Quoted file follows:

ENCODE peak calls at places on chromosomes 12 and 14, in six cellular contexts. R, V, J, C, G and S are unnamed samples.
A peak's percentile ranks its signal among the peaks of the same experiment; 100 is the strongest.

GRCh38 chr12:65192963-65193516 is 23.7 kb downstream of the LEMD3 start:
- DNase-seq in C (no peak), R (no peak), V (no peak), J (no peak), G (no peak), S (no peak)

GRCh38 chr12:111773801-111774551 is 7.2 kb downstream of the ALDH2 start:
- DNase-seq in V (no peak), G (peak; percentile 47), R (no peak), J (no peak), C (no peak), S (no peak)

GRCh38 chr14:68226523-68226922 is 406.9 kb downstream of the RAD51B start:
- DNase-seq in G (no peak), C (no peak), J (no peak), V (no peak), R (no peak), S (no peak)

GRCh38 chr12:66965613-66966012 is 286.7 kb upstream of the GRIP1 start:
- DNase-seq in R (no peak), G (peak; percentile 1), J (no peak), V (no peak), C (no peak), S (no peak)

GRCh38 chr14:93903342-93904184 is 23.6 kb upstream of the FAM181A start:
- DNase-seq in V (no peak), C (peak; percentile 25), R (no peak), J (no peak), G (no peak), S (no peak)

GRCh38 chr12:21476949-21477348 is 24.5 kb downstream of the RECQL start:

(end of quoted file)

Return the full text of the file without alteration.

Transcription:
ENCODE peak calls at places on chromosomes 12 and 14, in six cellular contexts. R, V, J, C, G and S are unnamed samples.
A peak's percentile ranks its signal among the peaks of the same experiment; 100 is the strongest.

GRCh38 chr12:65192963-65193516 is 23.7 kb downstream of the LEMD3 start:
- DNase-seq in C (no peak), R (no peak), V (no peak), J (no peak), G (no peak), S (no peak)

GRCh38 chr12:111773801-111774551 is 7.2 kb downstream of the ALDH2 start:
- DNase-seq in V (no peak), G (peak; percentile 47), R (no peak), J (no peak), C (no peak), S (no peak)

GRCh38 chr14:68226523-68226922 is 406.9 kb downstream of the RAD51B start:
- DNase-seq in G (no peak), C (no peak), J (no peak), V (no peak), R (no peak), S (no peak)

GRCh38 chr12:66965613-66966012 is 286.7 kb upstream of the GRIP1 start:
- DNase-seq in R (no peak), G (peak; percentile 1), J (no peak), V (no peak), C (no peak), S (no peak)

GRCh38 chr14:93903342-93904184 is 23.6 kb upstream of the FAM181A start:
- DNase-seq in V (no peak), C (peak; percentile 25), R (no peak), J (no peak), G (no peak), S (no peak)

GRCh38 chr12:21476949-21477348 is 24.5 kb downstream of the RECQL start: